Once Fox’s secret is out—which is when we get full Fox shtick—everyone at school begins to exploit his new identity, from his basketball coach to the director of the school play.

There are montages galore, including two “Surfin USA” montages while characters surf on top of a truck, a dance montage at a party, a “Stayin’ Alive” montage while Fox gets ready for his high school dance, a “Big Bad Wolf” dance track montage in the gym, and a cool 80s song montage during the final basketball game, when Fox tears off the shirt of the hot guy on the opposing team…

But none of that goodness can save this from being an unfunny film with a terribly thin plot.

TEEN WOLF TOO (1987)

The only thing I remembered about this movie, which I really haven’t seen since I first watched it at the video store back in the 80s, is that I was thrilled that “Send Me An Angel,” which had only gotten minor exposure on MTV a few years before, was featured in a montage.

Turns out the soundtrack, which also includes tracks by Oingo Boingo, is the best part.

Now I can see why Michael J. Fox didn’t want to do the sequel (let alone the first one). But his dad and one teammate from the first movie return, as does the character of Stiles, although he’s recast here.

Jason Bateman plays Fox’s cousin, who gets driven to college by his uncle (Fox’s dad), where he rooms with Stiles.

And…same plot, only this time he becomes a kick ass werewolf boxer.

The wolf also does a song and dance number to “Do You Love Me” by The Contours and Kim Darby and John Astin have minor roles.

MY BEST FRIEND IS A VAMPIRE (1987)

The director of early 80s slasher Final Exam gives us a Once Bitten rip-off starring Robert Sean Leonard two years before his biggest movie, Dead Poet’s Society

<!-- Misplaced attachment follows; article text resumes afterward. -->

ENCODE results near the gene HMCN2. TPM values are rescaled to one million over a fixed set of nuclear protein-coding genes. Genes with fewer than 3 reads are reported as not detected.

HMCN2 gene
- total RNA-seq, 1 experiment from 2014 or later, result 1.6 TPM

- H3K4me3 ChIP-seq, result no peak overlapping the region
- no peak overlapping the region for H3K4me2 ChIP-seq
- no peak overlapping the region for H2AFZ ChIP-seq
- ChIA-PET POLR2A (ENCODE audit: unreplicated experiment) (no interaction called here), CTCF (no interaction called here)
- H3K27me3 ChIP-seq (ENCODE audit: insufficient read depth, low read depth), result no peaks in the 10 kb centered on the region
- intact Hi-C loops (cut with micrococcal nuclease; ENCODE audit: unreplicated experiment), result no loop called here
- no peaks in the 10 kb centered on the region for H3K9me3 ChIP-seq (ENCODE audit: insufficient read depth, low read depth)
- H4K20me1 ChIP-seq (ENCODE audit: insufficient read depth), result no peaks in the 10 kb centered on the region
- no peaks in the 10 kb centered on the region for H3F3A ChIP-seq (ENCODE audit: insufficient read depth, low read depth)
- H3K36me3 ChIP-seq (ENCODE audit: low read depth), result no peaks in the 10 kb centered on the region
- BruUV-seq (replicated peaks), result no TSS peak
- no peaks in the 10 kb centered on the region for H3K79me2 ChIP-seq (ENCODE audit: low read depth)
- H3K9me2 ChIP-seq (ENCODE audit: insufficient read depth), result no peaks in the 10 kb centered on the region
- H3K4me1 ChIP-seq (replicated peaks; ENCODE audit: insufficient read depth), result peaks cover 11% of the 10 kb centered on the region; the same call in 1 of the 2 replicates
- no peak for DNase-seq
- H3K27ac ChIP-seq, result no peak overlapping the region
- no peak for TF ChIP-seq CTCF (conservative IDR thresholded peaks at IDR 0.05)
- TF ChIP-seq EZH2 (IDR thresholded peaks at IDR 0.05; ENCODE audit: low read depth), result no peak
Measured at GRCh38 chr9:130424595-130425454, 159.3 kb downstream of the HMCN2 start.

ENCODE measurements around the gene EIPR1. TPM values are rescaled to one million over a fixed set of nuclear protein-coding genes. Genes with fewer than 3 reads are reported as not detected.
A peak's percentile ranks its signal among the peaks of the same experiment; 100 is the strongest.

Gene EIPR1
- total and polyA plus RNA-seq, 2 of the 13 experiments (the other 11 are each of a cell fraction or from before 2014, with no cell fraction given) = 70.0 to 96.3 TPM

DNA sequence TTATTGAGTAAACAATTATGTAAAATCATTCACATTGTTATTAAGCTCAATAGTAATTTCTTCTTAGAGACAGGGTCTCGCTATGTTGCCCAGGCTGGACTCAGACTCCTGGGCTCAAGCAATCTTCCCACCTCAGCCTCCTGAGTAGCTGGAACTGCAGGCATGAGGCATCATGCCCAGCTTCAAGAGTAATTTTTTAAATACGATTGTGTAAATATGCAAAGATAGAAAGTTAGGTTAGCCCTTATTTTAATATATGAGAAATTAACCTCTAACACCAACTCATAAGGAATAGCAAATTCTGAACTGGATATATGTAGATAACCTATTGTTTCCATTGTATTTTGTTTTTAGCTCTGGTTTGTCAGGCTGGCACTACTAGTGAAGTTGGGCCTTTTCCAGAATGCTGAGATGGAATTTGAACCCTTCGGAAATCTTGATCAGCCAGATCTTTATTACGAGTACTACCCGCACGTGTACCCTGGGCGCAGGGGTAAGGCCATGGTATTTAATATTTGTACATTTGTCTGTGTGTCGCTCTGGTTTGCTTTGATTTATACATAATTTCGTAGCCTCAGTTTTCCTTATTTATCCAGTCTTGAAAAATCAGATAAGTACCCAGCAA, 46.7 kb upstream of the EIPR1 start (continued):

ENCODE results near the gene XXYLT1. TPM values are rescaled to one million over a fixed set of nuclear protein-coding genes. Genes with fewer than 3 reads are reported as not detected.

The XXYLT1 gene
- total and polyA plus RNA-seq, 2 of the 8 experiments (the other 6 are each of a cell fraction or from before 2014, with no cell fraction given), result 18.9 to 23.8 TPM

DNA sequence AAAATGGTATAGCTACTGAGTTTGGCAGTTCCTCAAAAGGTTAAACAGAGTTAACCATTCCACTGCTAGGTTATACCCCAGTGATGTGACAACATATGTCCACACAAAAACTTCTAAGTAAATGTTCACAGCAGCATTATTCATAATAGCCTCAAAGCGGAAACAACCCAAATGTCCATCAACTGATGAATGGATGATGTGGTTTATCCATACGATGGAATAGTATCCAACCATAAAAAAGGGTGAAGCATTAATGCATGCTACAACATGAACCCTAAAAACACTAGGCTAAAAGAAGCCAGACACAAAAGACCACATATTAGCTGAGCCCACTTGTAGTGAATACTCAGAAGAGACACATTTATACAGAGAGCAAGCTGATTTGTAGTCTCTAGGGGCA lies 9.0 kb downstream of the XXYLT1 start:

The soundtrack alone, including songs by Blondie, Oingo Boingo, and Timbuk 3, gives me the 80s nostalgia feels, and overall it’s a charming, lite teen comedy. The locker room sex dream opener that ends in castration by nun hooks you immediately.

Our main boy delivers groceries to a supposedly abandoned house where a beautiful woman greets him. She seduces him, she bites him, and pretty soon he gets an anti-Giles guide who teaches him how to survive as a vampire!

As he discovers all the side effects of vampirism (like his parents assuming he’s gay since he’s acting so shady), he tries to date the Molly Ringwald wannabe he likes in school (classic when he attempts to glam her).

The odd thing is, despite the film’s title, he doesn’t tell his buddy he’s a vamp until 55 minutes into the movie! It’s pretty late in the game considering the buddy’s kidnapping by vampire hunters becomes the focus of the entire final act, with the vampire and his new girl trying to save him.

There’s also a future star spotting—the girlfriend’s mother is Kathy Bates!

THE MONSTER SQUAD (1987)

The director of Night of the Creeps brings us a kids’ film that could be the Hocus Pocus of a just slightly younger generation if only it was set on Halloween! To this day I can’t imagine why it wasn’t, especially considering Dracula plots to take over the world by enlisting the help of the Wolf Man, The Mummy, Frankenstein, and the Creature from the Black Lagoon.